Welcome to New Orleans, home of Mardi Gras and one of America's favorite cities! Founded in 1718, the Crescent City is centered on a bend along the Mississippi River about 110 miles upstream from the Gulf of Mexico. Also bounded by Lake Pontchartrain to the north, the city is completely surrounded by water, with much of it actually resting below sea level.
The city was named Novelle Orleans, or New Orleans, in honor of Phillippe II, Duc d'Orleans during the reign of French King Louis XV. Adrien de Pauger laid out the street plan of the now world-famous French Quarter in 1718. Now home to a wide range of shops and restaurants in addition to the infamous , the Quarter attracts visitors form all around the world.
The city is most well known for the large party held annually since 1827, Mardi Gras. Carnival sweeps the city each year around February complete with extravagant parades in both the Garden District and the French Quarter. Also of note is the Jazz & Heritage Festival, which has occurred each spring since 1970. The festival pays homage to the great jazz musicians of the past since this unique musical form was born in New Orleans.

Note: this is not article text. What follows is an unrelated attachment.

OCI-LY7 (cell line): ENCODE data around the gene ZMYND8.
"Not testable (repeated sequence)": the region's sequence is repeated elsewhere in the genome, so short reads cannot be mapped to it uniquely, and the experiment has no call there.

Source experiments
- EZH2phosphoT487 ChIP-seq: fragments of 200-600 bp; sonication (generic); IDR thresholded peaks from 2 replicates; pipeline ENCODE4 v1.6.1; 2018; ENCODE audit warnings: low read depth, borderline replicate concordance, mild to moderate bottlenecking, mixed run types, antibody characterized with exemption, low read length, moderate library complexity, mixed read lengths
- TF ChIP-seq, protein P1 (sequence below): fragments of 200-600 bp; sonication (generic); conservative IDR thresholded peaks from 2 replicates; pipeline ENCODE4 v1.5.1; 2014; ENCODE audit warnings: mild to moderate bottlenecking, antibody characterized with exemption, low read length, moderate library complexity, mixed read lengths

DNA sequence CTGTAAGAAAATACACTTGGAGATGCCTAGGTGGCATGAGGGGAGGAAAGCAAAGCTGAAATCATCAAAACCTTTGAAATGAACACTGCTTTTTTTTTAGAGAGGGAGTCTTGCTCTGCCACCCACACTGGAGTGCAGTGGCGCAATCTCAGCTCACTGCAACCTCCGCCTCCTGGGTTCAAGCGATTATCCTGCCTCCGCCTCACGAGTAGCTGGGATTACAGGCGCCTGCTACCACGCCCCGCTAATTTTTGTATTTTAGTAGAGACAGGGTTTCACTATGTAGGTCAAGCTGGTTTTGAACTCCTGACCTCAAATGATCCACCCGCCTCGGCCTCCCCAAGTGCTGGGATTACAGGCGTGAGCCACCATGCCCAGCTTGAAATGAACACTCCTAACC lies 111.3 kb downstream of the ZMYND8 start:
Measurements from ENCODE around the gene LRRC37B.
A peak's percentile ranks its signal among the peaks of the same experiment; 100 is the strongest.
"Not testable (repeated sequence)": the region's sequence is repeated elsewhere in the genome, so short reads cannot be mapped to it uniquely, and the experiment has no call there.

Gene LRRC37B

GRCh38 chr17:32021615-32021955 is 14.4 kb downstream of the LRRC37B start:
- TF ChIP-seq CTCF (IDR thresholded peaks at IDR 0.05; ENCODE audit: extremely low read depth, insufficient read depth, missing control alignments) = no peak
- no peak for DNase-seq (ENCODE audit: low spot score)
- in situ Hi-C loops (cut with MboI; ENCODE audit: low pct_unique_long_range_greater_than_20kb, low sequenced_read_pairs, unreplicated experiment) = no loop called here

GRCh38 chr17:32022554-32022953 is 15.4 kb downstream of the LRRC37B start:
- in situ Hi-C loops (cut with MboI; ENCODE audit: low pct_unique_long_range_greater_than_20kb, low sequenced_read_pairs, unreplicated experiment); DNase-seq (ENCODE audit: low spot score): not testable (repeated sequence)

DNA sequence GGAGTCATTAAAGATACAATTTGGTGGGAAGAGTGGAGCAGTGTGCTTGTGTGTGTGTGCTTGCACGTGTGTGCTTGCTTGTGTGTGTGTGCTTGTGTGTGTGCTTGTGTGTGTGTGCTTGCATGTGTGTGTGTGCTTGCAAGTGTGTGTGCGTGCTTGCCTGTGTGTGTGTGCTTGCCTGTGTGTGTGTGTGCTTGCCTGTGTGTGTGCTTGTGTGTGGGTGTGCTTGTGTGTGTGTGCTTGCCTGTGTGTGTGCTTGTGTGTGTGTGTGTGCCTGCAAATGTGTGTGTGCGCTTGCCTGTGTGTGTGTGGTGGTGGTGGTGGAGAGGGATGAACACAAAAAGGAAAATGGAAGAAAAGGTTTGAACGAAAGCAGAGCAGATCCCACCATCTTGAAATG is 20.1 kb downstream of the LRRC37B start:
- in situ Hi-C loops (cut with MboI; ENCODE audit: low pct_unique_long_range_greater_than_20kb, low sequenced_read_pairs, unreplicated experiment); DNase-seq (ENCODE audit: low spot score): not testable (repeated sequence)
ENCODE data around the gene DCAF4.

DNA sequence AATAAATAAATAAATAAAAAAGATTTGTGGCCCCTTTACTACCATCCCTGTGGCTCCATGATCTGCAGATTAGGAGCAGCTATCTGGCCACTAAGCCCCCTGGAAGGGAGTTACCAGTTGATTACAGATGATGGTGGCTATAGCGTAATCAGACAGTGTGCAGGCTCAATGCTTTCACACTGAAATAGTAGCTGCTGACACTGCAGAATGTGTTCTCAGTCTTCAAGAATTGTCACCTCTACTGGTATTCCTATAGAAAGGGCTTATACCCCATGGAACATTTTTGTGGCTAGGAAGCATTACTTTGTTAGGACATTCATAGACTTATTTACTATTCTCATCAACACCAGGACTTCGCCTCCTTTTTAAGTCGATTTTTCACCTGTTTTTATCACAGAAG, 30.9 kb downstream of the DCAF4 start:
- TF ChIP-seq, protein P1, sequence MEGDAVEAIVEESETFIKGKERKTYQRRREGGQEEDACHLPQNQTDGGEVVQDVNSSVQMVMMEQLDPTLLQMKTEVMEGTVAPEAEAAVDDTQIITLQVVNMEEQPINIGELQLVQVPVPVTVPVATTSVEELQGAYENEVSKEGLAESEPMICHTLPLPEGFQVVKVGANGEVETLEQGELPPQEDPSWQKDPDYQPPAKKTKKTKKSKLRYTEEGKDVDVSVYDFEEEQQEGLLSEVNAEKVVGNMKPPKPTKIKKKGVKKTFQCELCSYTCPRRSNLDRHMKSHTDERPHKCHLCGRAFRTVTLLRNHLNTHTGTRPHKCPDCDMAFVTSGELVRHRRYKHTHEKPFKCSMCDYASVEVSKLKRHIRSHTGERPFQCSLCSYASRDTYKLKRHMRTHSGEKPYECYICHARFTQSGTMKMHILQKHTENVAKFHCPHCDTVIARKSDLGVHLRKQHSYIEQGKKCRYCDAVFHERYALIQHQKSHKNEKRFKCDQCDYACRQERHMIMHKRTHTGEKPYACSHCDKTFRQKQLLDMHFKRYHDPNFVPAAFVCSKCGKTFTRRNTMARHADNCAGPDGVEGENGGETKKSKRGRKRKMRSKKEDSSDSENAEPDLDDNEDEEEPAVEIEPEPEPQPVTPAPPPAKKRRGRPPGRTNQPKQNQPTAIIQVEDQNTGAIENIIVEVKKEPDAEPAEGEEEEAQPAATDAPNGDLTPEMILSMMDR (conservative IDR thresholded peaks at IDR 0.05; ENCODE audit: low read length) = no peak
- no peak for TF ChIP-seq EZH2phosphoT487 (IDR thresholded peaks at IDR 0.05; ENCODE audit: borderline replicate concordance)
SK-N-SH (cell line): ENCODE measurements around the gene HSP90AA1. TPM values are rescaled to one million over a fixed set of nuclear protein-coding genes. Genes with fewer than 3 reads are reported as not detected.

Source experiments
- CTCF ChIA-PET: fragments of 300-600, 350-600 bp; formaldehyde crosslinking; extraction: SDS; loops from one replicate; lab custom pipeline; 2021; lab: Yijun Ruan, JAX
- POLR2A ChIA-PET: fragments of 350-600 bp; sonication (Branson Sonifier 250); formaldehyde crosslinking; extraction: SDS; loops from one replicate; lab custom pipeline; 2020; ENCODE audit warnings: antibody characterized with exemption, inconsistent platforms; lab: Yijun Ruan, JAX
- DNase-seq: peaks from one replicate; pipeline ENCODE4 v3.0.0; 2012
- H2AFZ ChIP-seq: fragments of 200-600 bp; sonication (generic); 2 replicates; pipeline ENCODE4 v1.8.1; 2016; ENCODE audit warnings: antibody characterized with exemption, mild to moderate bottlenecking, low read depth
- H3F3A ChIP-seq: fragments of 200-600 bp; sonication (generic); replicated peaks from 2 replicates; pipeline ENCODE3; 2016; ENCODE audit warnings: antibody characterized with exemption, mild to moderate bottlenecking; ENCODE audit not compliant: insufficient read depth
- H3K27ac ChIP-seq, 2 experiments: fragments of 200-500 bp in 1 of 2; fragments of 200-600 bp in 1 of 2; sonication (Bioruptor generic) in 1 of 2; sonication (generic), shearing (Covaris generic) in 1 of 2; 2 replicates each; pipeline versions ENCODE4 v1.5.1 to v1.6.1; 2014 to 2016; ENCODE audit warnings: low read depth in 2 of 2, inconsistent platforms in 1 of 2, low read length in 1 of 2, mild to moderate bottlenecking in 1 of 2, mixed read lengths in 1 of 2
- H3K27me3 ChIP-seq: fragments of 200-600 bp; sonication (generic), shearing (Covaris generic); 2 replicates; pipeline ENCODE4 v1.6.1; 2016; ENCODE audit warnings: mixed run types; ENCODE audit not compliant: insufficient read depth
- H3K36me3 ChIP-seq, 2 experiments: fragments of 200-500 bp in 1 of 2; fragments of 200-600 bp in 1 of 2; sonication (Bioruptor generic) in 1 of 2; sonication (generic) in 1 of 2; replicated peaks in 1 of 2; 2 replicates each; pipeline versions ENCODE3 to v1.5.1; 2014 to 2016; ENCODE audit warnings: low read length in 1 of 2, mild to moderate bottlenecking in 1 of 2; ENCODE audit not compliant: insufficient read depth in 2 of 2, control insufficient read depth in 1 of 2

The great majority of the city’s skyscrapers can be found in the CBD, with the others sprinkled throughout the rest of the city. The fusion of both French and Creole cultures make the city unlike any other within the United States. Everything about the city from the food to the architecture are distinctly New Orleans and should be experienced in person to fully appreciate all the city has to offer.
On Monday, August 29, 2005, Hurricane Katrina came ashore along the Gulf Coast with the eye wall passing just 30 miles to the east of the city. It being a Category 4 storm with sustained winds greater than 100 miles per hour, the city sustained major damage with subsequent levee and floodwall breaks flooding 80 percent of the city. In being one of America's truly unique cities and a national treasure, New Orleans is recovering and rebuilding.